Women's studies unites with Appalachian studies in Beyond Hill and Hollow, the first book to focus exclusively on studies of Appalachia's women. Featuring the work of historians, linguists, sociologists, performance artists, literary critics, theater scholars, and others, the collection portrays the diverse cultures of Appalachian women.
The chapters in Beyond Hill and Hollow examine the hidden lives of Appalachian prostitutes, urban Appalachian women in the 1800s, rural women in company towns, and an African American Appalachian poet from the 1900s. Contributors look at Appalachian opera houses, Jewish women in the coalfields, the writings of Wilma Dykeman and Sharyn McCrumb, and activists in out-migrant communities like Cincinnati. With an introduction by editor Elizabeth S. D. Engelhardt, Beyond Hill and Hollow firmly establishes the field of Appalachian Women's Studies.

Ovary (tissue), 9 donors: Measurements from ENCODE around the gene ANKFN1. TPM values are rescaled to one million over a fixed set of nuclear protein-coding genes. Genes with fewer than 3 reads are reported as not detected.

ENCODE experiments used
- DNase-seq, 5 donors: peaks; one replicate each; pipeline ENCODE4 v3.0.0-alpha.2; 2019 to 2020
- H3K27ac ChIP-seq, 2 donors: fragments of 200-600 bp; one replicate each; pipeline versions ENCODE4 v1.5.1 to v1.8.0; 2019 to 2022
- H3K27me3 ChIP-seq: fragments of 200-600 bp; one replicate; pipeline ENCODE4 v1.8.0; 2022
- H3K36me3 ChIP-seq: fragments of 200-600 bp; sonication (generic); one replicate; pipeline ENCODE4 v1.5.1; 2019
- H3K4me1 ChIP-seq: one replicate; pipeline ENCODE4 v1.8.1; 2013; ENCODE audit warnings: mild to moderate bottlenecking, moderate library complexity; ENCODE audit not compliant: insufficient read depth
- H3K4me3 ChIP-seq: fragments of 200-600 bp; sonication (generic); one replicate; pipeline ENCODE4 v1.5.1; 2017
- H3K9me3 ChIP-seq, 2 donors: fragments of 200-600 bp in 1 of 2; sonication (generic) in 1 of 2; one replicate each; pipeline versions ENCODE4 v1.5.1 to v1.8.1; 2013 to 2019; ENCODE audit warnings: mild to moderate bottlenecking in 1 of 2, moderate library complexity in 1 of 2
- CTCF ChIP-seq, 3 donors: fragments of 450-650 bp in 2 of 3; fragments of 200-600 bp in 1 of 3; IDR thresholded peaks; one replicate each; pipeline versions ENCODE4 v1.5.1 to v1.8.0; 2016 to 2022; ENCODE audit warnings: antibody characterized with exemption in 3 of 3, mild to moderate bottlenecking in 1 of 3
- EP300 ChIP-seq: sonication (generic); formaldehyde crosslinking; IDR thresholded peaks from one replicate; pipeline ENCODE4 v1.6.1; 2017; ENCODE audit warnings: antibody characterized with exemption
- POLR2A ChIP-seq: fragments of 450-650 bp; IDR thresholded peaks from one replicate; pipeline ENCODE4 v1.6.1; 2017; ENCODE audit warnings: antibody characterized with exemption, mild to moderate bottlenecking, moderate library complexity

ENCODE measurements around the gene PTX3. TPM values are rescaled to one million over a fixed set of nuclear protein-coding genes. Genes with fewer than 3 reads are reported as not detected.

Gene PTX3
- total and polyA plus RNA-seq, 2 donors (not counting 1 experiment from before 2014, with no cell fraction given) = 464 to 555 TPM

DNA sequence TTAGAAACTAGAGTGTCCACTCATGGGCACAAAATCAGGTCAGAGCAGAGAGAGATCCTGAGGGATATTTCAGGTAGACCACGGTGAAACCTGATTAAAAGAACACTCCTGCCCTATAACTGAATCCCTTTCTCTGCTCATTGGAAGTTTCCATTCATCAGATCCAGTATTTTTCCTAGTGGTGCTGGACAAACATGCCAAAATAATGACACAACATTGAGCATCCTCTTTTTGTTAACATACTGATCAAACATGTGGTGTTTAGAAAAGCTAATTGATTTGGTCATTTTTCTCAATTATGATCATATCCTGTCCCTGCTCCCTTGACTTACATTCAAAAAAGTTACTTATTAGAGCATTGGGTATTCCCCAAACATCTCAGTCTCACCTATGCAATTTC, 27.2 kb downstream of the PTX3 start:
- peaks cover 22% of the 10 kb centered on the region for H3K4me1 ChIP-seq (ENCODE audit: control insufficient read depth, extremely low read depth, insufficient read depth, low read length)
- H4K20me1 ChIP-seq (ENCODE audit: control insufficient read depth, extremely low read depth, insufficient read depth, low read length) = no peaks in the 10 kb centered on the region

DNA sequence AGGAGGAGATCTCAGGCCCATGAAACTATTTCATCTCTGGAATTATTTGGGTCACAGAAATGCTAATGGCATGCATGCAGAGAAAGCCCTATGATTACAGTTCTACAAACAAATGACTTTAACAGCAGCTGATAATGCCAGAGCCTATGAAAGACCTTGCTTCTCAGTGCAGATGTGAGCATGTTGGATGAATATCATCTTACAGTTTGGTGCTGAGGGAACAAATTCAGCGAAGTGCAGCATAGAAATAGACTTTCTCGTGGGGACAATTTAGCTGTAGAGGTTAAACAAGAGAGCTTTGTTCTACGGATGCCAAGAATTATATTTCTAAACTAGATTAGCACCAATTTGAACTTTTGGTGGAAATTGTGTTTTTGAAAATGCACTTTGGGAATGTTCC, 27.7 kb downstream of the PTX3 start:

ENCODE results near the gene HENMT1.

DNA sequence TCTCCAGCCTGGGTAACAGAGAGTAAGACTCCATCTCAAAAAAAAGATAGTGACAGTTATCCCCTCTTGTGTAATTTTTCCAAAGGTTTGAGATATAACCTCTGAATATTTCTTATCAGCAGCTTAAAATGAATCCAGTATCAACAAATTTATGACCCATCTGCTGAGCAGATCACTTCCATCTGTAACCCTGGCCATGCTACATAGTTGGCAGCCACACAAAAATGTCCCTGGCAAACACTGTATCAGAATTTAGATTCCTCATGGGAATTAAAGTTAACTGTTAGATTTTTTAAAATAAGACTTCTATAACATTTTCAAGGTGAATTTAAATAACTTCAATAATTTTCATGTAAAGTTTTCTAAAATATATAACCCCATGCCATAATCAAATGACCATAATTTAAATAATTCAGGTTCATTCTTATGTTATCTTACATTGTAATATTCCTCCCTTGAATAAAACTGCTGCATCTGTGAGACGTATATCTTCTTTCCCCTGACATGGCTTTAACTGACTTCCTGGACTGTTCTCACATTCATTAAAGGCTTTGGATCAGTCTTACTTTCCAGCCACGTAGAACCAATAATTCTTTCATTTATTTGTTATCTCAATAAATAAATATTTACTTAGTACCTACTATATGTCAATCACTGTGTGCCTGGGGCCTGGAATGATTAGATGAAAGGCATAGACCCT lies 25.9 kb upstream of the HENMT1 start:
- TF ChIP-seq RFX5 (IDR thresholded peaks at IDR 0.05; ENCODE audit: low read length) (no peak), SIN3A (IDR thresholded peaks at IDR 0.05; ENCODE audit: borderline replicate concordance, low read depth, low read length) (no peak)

Appropriate both as a reference and as a classroom text, Beyond Hill and Hollow expands our understanding of Appalachian women's lives. Readers, whether from the region or beyond, may recognize themselves or women they know in its pages.